13 Signs You’re Selling Yourself Short In Your Career

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Most times, you probably don’t even realize you’re doing it. Other times, you might be doing it because you think that’s what you’re supposed to do. After all, no one wants to come across as arrogant or obnoxious. But, the reality is, whenever you sell yourself short, you’re subtly sabotaging your career opportunities and communicating to others that you don’t value yourself as much as you should.

But, how do you stop if you don’t even realize you’re doing it? Here are 13 signs that you might be selling yourself short in your career: 
You don’t negotiate salary offers because you think you should be grateful. – You’re asking for too much by negotiating a higher salary. You don’t believe you’re worth more than what you’re offered. After all, you already feel lucky to be there.  

You lowball yourself when applying for jobs. – Even though you know you’re ready to take your career to the next level and know you’re qualified for the roles you want, you keep applying to jobs you don’t want because you think they’re easier to get.

You downplay your experience in interviews because you don’t want to come across as if you’re bragging. – Instead of telling stories, giving examples, and painting a clear picture of your experience, you downplay what you can do and hope your resume speaks for you.  

You see your experience as boring and uninteresting, while others find your career interesting. – While others see your experience as diverse, you see your experience as inferior simply because it’s different. Especially if you’re looking to make a career change, you disqualify yourself from jobs instead of leveraging the unique experience you do have.

You’re constantly overthinking and assuming the worst outcome. – You struggle with putting yourself out there in your job search and at work, and when you do, you assume you’ll be rejected or that things won’t work in your favor.

You don’t share your ideas in meetings because you don’t think they’re worth sharing. – You assume that other people will think your ideas are not good enough, so you don’t bother speaking up because you don’t want to waste anyone’s time. 

You prefer to just go with the flow at work and rarely advocate for yourself. – You think speaking up for yourself means stepping on someone’s toes. You’d rather make sure everyone else is comfortable, even if that means glossing over your needs.

You’re always assuming other job candidates are better than you instead of acknowledging what you bring to the table. – You’re always worried about the competition whenever you apply for jobs or go into interviews. You’re always assuming that other people are more deserving of the opportunities you want without acknowledging your value and accomplishments.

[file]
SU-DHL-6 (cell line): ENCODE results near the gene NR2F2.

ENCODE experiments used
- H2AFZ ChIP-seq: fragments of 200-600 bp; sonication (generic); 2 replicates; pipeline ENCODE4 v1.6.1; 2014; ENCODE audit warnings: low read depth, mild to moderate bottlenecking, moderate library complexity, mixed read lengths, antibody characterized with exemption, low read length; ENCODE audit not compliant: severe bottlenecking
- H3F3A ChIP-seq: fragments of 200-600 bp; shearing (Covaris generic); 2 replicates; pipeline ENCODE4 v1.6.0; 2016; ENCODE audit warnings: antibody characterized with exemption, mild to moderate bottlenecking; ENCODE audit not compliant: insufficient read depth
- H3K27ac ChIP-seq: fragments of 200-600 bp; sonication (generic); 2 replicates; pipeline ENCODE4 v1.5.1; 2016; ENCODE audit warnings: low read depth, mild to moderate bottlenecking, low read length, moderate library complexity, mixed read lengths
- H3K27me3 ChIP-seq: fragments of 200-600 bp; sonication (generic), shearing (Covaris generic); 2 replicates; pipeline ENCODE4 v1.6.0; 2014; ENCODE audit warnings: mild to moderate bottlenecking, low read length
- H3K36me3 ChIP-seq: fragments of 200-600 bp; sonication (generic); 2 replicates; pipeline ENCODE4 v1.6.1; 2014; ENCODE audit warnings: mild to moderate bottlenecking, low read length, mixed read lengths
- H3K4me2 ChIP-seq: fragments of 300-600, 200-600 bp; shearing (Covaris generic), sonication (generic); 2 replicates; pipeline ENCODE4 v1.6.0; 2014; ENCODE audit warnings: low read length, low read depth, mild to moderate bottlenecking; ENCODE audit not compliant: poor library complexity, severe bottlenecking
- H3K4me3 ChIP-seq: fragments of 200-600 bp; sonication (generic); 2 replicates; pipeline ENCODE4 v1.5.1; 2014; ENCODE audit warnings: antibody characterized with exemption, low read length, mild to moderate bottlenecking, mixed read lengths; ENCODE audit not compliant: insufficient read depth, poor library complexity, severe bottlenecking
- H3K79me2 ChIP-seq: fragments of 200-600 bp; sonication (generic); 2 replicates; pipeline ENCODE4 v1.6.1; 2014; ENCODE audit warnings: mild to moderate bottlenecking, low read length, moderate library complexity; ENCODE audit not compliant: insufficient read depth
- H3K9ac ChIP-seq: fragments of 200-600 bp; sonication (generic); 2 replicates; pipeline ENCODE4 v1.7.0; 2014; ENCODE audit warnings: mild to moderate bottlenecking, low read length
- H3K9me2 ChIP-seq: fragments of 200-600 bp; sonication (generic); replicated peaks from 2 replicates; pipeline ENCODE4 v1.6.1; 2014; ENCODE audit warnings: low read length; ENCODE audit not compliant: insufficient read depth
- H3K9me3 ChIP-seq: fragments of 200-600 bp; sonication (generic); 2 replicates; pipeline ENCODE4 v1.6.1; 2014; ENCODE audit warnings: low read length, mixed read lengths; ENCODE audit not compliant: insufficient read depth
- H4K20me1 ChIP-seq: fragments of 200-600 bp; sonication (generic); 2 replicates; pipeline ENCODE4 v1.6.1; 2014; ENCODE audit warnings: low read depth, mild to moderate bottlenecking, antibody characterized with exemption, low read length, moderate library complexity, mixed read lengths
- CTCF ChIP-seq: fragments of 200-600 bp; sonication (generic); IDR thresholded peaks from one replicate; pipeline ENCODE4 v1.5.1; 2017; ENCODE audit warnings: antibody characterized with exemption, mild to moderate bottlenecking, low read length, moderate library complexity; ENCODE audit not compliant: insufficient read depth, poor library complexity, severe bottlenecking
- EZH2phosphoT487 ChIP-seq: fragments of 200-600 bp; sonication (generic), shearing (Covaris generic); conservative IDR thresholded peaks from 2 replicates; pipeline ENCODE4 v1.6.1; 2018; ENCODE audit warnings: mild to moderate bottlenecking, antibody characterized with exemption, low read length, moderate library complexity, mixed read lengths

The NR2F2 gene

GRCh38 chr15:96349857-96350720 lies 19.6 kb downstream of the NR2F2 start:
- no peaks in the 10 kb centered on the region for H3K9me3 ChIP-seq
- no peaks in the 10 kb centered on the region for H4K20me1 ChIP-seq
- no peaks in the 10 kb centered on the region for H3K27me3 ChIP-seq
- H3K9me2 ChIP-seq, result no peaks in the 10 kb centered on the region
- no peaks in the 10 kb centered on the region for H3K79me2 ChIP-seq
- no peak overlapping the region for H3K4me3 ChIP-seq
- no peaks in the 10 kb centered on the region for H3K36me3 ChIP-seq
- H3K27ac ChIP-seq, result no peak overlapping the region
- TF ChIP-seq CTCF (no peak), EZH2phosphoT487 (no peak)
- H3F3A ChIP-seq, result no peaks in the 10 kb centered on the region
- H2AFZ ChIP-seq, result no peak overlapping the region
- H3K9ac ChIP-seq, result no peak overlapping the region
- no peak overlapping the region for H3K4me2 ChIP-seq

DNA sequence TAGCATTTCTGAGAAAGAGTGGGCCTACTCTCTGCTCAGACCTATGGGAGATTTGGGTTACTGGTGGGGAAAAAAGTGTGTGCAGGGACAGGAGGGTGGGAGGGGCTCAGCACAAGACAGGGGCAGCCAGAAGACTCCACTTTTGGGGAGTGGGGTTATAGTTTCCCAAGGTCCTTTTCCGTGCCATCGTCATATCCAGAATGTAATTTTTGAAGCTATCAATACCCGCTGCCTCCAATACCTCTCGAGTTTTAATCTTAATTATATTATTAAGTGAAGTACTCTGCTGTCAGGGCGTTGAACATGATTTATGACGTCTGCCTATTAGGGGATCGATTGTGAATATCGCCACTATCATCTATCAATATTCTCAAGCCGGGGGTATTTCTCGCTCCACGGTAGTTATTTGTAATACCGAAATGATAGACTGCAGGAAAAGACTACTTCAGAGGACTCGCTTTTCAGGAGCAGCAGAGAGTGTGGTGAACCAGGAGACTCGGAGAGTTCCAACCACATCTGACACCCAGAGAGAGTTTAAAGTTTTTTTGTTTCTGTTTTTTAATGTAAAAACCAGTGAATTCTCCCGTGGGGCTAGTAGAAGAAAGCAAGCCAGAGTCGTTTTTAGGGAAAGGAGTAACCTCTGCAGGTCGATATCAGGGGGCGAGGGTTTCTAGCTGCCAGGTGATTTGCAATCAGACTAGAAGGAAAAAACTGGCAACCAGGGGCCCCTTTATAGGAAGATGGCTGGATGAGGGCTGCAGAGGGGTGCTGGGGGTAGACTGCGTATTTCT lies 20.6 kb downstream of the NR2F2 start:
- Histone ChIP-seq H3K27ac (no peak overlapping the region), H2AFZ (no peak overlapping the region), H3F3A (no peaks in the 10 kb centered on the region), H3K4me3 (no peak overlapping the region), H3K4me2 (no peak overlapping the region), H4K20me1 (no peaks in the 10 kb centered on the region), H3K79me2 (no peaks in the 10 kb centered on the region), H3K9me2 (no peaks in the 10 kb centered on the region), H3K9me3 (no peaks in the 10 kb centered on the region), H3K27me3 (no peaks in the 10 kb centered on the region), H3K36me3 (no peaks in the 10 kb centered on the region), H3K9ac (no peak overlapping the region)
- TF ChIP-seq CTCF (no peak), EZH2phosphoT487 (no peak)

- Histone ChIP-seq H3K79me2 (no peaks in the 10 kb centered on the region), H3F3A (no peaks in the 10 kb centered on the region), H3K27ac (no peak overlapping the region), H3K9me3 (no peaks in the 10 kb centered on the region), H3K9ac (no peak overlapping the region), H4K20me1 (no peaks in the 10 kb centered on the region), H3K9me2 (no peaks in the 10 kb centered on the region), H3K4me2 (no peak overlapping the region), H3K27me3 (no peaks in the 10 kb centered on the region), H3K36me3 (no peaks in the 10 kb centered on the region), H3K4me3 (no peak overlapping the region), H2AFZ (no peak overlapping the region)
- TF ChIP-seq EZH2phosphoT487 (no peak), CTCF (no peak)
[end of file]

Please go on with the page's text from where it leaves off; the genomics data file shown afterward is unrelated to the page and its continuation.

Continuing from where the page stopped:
You avoid sharing your accomplishments and talking about yourself. – You cringe whenever people ask you about yourself, and you would much rather spend an entire conversation talking about the other person.

You deflect whenever someone gives you compliments and praise. – Whenever someone gives you compliments, instead of just saying thank you, you find a way to downplay yourself or change the topic.

You turn down opportunities that are scary but exciting out of fear that you’ll fail. – You rarely go after promotions or new jobs because you automatically assume someone else will get it. Whenever you’re presented with a new opportunity that seems challenging, you turn it down or recommend someone else.

You assume all of your accomplishments happened by chance. – You brush off your accomplishments and assume you got lucky. You mistakenly think your skills are not valuable because you’re naturally good at them. You assume that because certain skills are easy for you, they’re not worth mentioning or celebrating.

You’ve convinced yourself to stay at a job that makes you unhappy because you think it’s the best you can do. – You think that you’re lucky to be where you are, even though you’re unhappy there. You don’t believe better opportunities are waiting for you or assume that you’re not capable of repeating your success elsewhere. 
 
So, how do you stop selling yourself short?
Underneath every one of these signs are a lack of belief in oneself and an inflated belief in others. When you sell yourself short, you’re typically assuming the worst-case scenario for yourself. Yet, it takes the same amount of effort to assume the worst as it does to assume the best. For example, in meetings, instead of assuming that people will think your ideas are a waste of time, what if you assume that your colleagues will be relieved to hear your ideas? Or, instead of assuming that your job applications will get rejected and that you’ll look silly if you put yourself out there, what if you assume that recruiters will be excited to read about your experience and eager to speak to you?

Ultimately, there is no way to determine what will happen unless you try but, at the very least, assuming the best helps you move forward. Lastly, know that you can be humble and confident. It doesn’t have to be one or the other. Believing in your value and knowing you’re good at what you do does not make you arrogant; it makes you trustworthy, and communicating that trust is how you take your career to the next level.

Adunola Adeshola coaches high-achievers on how to take their careers to the next level and secure the positions they’ve been chasing. Grab her free guide.
Originally published at Forbes

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